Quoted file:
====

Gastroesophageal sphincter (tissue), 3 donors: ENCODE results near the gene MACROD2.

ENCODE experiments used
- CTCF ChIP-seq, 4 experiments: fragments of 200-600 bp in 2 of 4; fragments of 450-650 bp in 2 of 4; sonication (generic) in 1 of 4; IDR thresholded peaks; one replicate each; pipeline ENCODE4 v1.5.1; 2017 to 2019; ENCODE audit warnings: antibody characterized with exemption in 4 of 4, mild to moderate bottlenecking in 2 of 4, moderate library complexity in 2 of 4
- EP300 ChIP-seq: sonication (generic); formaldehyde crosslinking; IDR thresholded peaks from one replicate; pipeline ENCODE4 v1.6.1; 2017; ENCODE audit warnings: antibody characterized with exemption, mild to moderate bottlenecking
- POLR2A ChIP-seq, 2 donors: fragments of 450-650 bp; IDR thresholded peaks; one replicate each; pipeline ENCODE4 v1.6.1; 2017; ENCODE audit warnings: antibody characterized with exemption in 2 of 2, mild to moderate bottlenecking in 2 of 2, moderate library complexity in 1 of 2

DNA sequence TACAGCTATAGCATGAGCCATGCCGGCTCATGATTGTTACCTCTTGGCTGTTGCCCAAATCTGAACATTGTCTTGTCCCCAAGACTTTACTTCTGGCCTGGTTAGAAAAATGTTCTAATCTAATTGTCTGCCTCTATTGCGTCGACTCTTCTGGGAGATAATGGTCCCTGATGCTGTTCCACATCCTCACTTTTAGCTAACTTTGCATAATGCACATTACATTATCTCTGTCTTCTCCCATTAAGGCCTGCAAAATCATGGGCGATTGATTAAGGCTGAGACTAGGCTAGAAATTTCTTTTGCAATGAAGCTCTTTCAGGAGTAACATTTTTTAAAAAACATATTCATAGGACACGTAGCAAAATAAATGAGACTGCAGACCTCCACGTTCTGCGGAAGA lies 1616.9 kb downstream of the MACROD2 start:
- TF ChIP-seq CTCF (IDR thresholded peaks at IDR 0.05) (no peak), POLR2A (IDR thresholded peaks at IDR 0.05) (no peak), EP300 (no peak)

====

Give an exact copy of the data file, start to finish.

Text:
Gastroesophageal sphincter (tissue), 3 donors: ENCODE results near the gene MACROD2.

ENCODE experiments used
- CTCF ChIP-seq, 4 experiments: fragments of 200-600 bp in 2 of 4; fragments of 450-650 bp in 2 of 4; sonication (generic) in 1 of 4; IDR thresholded peaks; one replicate each; pipeline ENCODE4 v1.5.1; 2017 to 2019; ENCODE audit warnings: antibody characterized with exemption in 4 of 4, mild to moderate bottlenecking in 2 of 4, moderate library complexity in 2 of 4
- EP300 ChIP-seq: sonication (generic); formaldehyde crosslinking; IDR thresholded peaks from one replicate; pipeline ENCODE4 v1.6.1; 2017; ENCODE audit warnings: antibody characterized with exemption, mild to moderate bottlenecking
- POLR2A ChIP-seq, 2 donors: fragments of 450-650 bp; IDR thresholded peaks; one replicate each; pipeline ENCODE4 v1.6.1; 2017; ENCODE audit warnings: antibody characterized with exemption in 2 of 2, mild to moderate bottlenecking in 2 of 2, moderate library complexity in 1 of 2

DNA sequence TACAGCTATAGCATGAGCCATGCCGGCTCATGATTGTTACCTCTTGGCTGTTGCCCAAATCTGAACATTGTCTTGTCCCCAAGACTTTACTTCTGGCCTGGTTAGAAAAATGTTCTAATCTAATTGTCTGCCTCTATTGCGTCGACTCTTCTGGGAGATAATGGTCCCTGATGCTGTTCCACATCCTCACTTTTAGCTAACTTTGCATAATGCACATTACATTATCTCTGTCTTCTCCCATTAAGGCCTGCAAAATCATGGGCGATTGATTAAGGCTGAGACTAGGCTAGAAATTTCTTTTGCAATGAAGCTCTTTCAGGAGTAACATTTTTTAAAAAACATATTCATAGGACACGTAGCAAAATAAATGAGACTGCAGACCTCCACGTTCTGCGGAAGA lies 1616.9 kb downstream of the MACROD2 start:
- TF ChIP-seq CTCF (IDR thresholded peaks at IDR 0.05) (no peak), POLR2A (IDR thresholded peaks at IDR 0.05) (no peak), EP300 (no peak)